The London level, along with New York, unfortunately don’t feel as big or as free as the rest of the content however. The levels that you walk through are limited in these areas, instead replaced with set piece like moments. This is like helping a taxi driver navigate through through traffic. These do give the game a more episodic feel, like the TV show, but they do mean you’re watching the game a lot more this time around, rather than playing it.
It’s Peppa Pig’s World, We’re Just Living In It
Much like its predecessor, Peppa Pig: World Adventures captures the visual aesthetic of the TV show expertly. Locations you’ll see from the show are recreated in loving detail exactly how you’d see them here. Even the movement of the characters replicates the springy steps of the younger characters and the plodding of others, like Daddy Pig.
The staples of the TV show can be found in the game’s script too. Peppa occasionally asks a daft question which prompts everyone to hit the deck and laugh on their back. Daddy Pig gets scared of things. There’s a Miss Rabbit or similar in every location you go. George says the occasional “Dinosaur”. There’s an obvious understanding of Peppa Pig that has been employed in the development.
The world of Peppa Pig feels a bit more alive this time around too. For example, characters don’t just stand around waiting to be interacted with. You’ll see Mummy Pig walking around the house or Daddy Pig out in his garden.
Making A Pig’s Ear Of It
Unfortunately, there’s a few issues that creep into Peppa Pig: World Adventures that weren’t in My Friend Peppa Pig. That starts with the voice cast. Like a lot of video game adaptations of TV shows, the voice cast has seen a number of changes here. Outside of Mummy Pig (who sounds like it is the TV voice actor), the rest of the cast sound like sound-alikes. While most of the voices were good enough replicas of their TV counterparts, some stood out, even to my daughter. Daddy Pig’s first line elicited a “That’s not Daddy Pig!” from my daughter. I imagine it’s expensive to hire the actual Peppa Pig cast, but the quality of the voice cast feel like a step down from the previous game.
The structure of Peppa Pig: World Adventures, which admittedly is much easier to progress within this time around, introduces an element of unnecessary repetition to the game too. After completing all of the activities at a destination, Peppa and her new pal always return home, rather than the harbour. If you just wanted to head to each of the locations – like my daughter did – it means repeating the whole trip to the harbour all over again. It’s only a small annoyance, but after a few of these cycles, my daughter audibly said “Oh, not again”.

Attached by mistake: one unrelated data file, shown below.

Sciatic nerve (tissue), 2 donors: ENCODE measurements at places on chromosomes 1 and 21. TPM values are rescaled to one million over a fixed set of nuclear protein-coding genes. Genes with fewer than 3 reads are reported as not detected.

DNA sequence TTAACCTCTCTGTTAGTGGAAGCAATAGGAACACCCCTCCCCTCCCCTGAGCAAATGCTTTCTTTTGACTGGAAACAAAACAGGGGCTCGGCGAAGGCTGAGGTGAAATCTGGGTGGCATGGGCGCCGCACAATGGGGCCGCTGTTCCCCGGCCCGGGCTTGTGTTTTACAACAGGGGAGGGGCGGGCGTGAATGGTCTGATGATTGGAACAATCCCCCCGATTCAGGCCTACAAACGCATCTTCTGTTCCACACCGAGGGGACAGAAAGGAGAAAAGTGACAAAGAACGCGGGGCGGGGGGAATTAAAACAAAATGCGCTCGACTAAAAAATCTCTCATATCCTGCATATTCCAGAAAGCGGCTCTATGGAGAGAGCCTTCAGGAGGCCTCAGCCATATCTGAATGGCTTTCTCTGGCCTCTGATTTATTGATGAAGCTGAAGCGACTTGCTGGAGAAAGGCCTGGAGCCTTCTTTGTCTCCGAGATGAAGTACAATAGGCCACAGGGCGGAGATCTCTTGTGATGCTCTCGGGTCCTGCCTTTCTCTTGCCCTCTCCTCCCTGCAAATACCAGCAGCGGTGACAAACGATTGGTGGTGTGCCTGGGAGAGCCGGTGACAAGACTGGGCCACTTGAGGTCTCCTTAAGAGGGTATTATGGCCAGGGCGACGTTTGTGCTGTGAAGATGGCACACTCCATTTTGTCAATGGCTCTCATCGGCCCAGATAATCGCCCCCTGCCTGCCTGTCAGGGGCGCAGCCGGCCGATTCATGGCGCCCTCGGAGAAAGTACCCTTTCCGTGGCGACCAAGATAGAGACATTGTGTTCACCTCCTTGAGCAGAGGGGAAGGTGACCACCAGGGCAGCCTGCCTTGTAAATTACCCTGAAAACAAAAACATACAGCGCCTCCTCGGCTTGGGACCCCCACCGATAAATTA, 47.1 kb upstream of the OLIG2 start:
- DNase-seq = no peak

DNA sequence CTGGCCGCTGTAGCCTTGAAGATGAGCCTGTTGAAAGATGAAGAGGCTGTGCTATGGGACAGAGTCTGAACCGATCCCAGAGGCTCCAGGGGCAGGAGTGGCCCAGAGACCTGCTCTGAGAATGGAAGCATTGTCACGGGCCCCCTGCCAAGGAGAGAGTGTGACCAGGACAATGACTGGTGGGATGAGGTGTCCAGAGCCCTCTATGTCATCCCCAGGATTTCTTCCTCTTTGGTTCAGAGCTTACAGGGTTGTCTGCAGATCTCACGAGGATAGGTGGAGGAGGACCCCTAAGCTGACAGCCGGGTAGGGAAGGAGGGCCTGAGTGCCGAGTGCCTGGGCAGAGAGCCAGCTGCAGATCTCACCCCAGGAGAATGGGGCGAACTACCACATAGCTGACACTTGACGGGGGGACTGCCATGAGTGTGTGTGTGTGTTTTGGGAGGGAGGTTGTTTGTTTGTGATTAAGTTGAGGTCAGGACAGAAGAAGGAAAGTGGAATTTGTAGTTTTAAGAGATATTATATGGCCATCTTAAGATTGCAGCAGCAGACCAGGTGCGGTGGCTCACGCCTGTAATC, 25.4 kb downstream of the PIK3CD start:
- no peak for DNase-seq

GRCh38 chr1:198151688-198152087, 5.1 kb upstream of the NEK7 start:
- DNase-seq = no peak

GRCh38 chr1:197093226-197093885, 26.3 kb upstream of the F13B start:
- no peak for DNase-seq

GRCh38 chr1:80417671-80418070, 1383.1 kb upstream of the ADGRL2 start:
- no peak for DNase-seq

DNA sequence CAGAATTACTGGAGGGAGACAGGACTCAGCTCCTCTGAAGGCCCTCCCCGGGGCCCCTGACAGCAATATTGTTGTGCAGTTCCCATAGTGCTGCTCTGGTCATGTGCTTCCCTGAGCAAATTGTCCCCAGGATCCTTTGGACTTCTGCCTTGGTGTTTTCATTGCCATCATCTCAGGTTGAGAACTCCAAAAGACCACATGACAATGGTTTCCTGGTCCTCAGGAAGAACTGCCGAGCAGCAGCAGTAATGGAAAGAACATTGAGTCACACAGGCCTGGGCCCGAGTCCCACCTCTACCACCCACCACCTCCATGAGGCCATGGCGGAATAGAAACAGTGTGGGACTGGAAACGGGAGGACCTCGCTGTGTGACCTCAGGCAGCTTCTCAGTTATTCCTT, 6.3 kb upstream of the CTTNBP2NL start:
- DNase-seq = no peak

Finally, there’s a few visual issues throughout Peppa Pig: World Adventures that haven’t been solved by the current patch. They’re only small issues, like Daddy Pig walking in place instead of actually moving. In another spot, Peppa’s life jacket floats in the air rather than staying attached to her while she swims. There’s nothing game breaking here, but it would be remiss of me not to mention them. My daughter remained blissfully unaware of them.
A Globe Trotting Adventure Worth Playing?
In the end though, despite it not quite matching up to the quality of its predecessor, Peppa Pig: World Adventures is another smash hit with its target audience. As soon as the credits rolled on the game, my daughter turned to me, smiled and said “Can I play it again?”. There’s nothing revolutionary about World Adventures, and in fact, this whole game might have made for a decent DLC pack for My Friend Peppa Pig. If it isn’t broke, there’s no need to fix it, and while the formula from the first game has seen some very mild evolutions, it retains all of the strengths from the first game.
It’s accessible and approachable to the youngest of gamers. It carries the staples of the Peppa Pig TV show very well. In my daughter’s own words, it’s “the best game” and a “thirteen out of ten”, but when asked, she still prefers My Friend Peppa Pig. It’ll be nice to have another game in the limited selection she can play totally unassisted, regardless.
It can’t quite match up to ‘My Friend Peppa Pig’, but ‘Peppa Pig: World Adventures’ is another approachable and accessible title designed specifically for its target audience. Replicating the art style and vibe of the TV show, this game is a must play for fans of titular character. With a patch to iron out a few issues, it could be even better.
Peppa Pig: World Adventures is available now on Xbox Series S|X (review version), Xbox One, PS4, PS5, Nintendo Switch and PC via Steam.
Developer: Petoons Studio
Publisher: Outright Games
Disclaimer: In order to complete this Review, we were provided with a promotional code from the publisher. For our full review policy, please go here.
If you enjoyed this article or any more of our content, please consider our Patreon.